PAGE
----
SalesTech Star

SalesTechStar Interview with Jeron Paul, CEO and Founder at Spiff

Sales as a role is never going away, every company will always need proactive and persuasive sellers to drive ROI and growth. To optimize how sales leaders manage their sales teams and to boost motivation, a strong sales commission management process has to be part of every sales leader’s management strategy; Jeron Paul, CEO and Founder at Spiff dives into the top challenges that can affect the typical B2B sales commission process while sharing a few best practices in this quick chat:


Hi Jeron, we’d love to hear about your journey through the years…tell us more about Spiff?

Thanks so much for the opportunity! Spiff is a “scratch your own itch” startup. We had tons of commission problems at our last startup, Capshare.  We felt first-hand how hard it was to get salespeople paid out on their commissions. Disputes about commissions were eating up a ton of time and demotivating our sales team. That didn’t seem right. After all, sales teams are the heart of every organization and they should have real-time insight into what they are making, as well as traceability behind the numbers so they don’t have to spend time hunting this information down.

At the same time, we were building an Excel replacement technology at Capshare for cap tables. We felt like we had become experts at using software to replace Excel. We used to laugh and say “if you show us a labor-intensive, mission critical Excel spreadsheet that companies are using to run an enterprise process, we’ll show you a startup idea.”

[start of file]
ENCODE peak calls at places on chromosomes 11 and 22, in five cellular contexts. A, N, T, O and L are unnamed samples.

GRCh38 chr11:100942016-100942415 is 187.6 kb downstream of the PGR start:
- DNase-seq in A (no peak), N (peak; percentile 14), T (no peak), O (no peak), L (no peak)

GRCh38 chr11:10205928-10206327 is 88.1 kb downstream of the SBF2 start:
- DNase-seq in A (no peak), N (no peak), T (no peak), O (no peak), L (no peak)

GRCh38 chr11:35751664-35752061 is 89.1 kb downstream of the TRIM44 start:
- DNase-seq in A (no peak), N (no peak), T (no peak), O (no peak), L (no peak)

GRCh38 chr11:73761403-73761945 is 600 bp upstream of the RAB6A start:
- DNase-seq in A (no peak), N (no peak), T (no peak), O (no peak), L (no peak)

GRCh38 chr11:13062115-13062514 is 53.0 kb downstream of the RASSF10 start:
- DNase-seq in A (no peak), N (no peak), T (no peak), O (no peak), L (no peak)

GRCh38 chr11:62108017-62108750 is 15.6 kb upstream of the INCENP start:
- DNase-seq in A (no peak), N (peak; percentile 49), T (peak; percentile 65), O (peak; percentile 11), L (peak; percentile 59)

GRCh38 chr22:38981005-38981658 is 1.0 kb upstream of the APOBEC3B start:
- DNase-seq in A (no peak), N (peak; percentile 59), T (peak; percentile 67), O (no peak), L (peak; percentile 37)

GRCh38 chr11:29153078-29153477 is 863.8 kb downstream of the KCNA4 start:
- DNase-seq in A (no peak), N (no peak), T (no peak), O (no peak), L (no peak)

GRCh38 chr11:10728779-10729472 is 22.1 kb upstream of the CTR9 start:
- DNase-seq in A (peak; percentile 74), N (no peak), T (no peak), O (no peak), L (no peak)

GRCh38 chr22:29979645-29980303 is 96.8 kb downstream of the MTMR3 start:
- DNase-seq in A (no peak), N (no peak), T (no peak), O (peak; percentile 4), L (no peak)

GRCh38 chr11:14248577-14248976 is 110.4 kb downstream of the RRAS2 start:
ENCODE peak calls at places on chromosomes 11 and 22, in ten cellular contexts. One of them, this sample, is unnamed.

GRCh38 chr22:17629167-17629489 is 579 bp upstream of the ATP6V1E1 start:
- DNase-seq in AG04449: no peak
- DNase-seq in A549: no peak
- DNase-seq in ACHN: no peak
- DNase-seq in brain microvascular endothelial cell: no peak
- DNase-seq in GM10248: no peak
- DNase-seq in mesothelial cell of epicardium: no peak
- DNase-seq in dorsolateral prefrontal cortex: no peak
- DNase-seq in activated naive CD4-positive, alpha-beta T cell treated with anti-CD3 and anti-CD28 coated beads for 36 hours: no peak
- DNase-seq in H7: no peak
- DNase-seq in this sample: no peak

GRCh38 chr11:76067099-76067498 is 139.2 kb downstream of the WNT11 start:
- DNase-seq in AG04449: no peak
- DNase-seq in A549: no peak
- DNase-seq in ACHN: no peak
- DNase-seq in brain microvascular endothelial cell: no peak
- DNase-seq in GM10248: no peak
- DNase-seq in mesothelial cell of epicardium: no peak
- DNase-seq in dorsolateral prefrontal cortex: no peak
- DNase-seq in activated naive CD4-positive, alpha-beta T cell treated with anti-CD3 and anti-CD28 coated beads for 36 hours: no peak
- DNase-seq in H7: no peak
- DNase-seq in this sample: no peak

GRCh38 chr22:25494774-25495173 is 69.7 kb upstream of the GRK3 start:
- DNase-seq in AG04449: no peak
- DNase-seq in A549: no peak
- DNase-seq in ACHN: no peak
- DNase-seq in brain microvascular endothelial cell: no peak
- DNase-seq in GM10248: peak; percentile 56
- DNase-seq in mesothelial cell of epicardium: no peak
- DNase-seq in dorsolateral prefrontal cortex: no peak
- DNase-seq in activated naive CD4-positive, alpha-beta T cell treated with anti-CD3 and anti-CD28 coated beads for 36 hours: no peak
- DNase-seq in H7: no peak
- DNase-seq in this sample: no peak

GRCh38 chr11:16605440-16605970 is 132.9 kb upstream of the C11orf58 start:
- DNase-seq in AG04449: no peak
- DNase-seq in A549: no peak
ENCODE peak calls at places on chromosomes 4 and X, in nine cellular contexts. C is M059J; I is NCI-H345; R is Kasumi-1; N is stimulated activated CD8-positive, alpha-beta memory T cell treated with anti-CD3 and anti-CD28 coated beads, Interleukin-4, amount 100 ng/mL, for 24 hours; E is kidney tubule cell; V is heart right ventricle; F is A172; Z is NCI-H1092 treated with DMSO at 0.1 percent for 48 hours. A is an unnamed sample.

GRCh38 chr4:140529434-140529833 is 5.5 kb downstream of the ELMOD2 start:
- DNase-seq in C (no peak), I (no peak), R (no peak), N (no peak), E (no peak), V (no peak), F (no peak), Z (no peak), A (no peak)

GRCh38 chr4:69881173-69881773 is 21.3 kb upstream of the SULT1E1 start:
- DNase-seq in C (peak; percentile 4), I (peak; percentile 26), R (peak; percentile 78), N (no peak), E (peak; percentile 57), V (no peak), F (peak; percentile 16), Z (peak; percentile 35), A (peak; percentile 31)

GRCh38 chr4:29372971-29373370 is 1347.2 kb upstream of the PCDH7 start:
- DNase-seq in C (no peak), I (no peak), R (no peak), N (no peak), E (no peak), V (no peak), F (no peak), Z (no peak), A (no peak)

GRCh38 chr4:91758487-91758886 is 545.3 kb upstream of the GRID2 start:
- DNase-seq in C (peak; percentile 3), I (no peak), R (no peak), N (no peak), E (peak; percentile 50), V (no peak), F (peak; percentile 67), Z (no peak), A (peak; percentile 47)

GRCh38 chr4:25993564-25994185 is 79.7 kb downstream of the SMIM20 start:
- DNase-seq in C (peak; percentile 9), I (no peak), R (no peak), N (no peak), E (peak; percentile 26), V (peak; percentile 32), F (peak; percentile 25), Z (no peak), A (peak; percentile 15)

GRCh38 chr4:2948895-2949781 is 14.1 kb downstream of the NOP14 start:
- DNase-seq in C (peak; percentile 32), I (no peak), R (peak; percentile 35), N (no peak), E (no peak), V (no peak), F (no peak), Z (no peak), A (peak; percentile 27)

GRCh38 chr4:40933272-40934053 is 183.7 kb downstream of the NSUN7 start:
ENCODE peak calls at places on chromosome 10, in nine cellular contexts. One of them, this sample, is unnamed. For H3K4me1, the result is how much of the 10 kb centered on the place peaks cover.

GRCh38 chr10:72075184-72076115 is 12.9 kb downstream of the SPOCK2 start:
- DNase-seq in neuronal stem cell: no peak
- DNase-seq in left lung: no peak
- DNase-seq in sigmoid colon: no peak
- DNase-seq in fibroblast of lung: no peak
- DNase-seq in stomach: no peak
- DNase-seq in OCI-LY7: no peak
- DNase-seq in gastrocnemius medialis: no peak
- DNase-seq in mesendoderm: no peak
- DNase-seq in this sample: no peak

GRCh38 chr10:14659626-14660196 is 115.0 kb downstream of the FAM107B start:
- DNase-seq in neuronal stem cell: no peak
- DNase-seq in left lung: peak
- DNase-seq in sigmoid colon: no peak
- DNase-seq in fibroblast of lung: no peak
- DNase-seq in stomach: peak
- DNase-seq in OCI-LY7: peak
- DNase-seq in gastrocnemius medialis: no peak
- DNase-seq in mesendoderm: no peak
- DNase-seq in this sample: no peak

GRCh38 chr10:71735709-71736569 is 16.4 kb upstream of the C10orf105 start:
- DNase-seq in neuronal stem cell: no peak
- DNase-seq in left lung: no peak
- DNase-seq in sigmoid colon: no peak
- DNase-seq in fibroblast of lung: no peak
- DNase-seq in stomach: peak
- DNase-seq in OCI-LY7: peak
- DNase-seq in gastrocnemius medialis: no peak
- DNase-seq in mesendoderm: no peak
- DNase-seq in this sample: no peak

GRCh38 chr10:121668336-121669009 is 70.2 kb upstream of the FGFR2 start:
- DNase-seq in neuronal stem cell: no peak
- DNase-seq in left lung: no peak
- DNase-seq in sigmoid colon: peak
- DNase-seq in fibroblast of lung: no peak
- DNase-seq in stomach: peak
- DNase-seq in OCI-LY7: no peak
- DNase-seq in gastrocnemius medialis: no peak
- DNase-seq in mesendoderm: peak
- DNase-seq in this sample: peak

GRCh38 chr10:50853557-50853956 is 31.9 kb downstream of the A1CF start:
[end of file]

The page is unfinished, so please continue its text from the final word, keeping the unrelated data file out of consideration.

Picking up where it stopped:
The lightbulb went off when we were looking at the spreadsheet Matt Stapleton, one of Spiff’s founders, was using to manage commissions for Capshare. We were like “duh why wouldn’t we automate this spreadsheet too?” We did some light competitive research and became convinced there was a huge opportunity. Then we sent a survey to about 120 people and asked them “How would you describe your commission process?” One person responded by saying “Commissions are like Victorian-era manual labor minus the smog and adverse working conditions.” When we heard variations on that theme over and over again, we became convinced we could revolutionize the space.

We like to say that Spiff is putting trust and transparency back into the sales compensation process. For some orgs, it’s literally like announcing an armistice in a cold war between sales and finance. The platform automatically manages and calculates commissions and, unlike other solutions on the market, can be adjusted real-time to account for business developments.

The impact on the business is enormous. Sales teams have lost confidence and trust in finance teams because the commissions process lacks transparency. And for finance, it’s an enormous headache that eats up a lot of man hours. It’s a real conundrum that Spiff is solving.

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What are some of the top challenges you see technology sales teams and B2B teams still struggle with when it comes to sales commission processes and management?